The Simple Guide to Sales Tax

The Simple Guide to Sales Tax

Talk Taxes to Me

Most states, and many cities, have laws requiring businesses to pay sales tax. That sounds easy, but figuring out which purchases need sales tax and what tax rate to charge can be tricky. Here's how to figure it out:


1. List states where you have a connection

You're only required to pay sales tax in states where you have a physical connection, like an office, storefront, warehouse, or employee. And you can have sales tax connections in multiple states.

For example if your business is headquartered in California, you'll pay sales tax in California. That means you'll only charge sales tax to customers who physically purchase the items in California or have the items shipped to a California address.

Once you've listed everywhere you need to pay sales tax, check those state and local websites to find answers to the questions below.


2. Find out how much tax you need to charge

You'll need to determine if you're in an origin-based or destination-based state.

In an origin-based state, you'll charge the sales tax rate where you are located. For example, if your business is in Los Angeles, California, you'll charge the California state tax rate (7.5%) + the Los Angeles county tax rate (2%). The origin-based states are Arizona, California, Illinois, Misissippi, Missouri, New Mexico, Ohio, Pennsylvania, Tennessee, Texas, Utah, and Virginia.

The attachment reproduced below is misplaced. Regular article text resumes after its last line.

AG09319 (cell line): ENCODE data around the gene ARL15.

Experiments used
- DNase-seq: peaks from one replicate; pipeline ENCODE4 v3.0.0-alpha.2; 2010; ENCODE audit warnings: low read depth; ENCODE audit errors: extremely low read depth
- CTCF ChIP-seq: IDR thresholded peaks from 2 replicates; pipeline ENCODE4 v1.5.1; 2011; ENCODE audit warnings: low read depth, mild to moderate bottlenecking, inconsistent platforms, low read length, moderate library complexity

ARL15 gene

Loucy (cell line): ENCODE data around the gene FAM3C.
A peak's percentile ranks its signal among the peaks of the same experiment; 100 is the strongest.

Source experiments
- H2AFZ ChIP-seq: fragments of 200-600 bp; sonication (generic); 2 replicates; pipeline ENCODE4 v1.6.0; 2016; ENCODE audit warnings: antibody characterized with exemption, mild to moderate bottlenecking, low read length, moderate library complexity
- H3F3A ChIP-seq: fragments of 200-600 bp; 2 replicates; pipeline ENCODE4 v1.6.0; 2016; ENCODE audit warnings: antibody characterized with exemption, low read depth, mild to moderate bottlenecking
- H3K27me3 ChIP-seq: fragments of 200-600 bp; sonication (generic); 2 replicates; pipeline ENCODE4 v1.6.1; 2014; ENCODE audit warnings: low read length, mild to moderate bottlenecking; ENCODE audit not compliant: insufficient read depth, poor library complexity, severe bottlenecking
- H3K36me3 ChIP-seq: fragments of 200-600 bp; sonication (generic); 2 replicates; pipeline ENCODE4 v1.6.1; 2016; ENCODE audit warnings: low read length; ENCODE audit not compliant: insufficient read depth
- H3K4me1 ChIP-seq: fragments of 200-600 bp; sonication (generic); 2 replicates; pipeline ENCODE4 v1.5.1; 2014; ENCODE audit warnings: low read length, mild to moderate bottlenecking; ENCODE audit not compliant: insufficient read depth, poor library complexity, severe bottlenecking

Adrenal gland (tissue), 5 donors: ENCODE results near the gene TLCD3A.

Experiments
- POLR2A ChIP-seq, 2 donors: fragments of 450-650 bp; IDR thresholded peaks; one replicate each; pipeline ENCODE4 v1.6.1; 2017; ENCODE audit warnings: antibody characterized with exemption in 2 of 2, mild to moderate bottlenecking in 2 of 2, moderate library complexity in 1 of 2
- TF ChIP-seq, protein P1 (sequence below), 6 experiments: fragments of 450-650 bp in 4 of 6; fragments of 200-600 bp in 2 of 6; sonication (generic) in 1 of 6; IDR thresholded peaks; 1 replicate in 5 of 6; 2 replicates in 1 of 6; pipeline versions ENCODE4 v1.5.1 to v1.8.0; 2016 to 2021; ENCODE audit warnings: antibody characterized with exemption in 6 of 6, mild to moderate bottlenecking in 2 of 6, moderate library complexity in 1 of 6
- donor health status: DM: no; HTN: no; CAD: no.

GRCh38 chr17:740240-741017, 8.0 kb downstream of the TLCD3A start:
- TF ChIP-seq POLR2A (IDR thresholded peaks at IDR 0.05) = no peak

In a destination-based state, you'll charge the sales tax rate where the items are delivered. For example, if your business is in Las Vegas, Nevada, and a purchase is delivered to Reno, Nevada, then you'll need to charge the sales tax rate for Reno. This type of tax rate is tricky because your payment system will need to properly calculate the different tax rates based on shipping address and keep a complete record for your sales tax reports.

The destination-based states are Alabama, Arkansas, Colorado, Connecticut, DC, Florida, Georgia, Hawaii, Idaho, Indiana, Iowa, Kansas, Kentucky, Louisiana, Maine, Maryland, Massachusetts, Michigan, Minnesota, Nebraska, Nevada, New Jersey, New York, North Carolina, North Dakota, Oklahoma, Rhode Island, South Carolina, South Dakota, Vermont, Washington, West Virginia, Wisconsin, Wyoming.

Alaska, Delaware, Montana, New Hampshire and Oregon do not charge a sales tax.


3. Find out what products and services need sales tax

Typically, not all products and services need a sales tax. Many states do not tax services, shipping, wholesale, unprepared food, or clothing. In some states, it even matters how purchases are itemized in your online checkout. Find out your state and local sales tax laws to determine if your products and services even need to be taxed.


4. Determine when are your sales tax reports and payments due

Typically, you'll need to file reports and pay sales tax on a quarterly, monthly, or annual basis. If you know when to expect sales tax payments, you can plan financially and avoid penalty fees.

Nicole SwartzFormation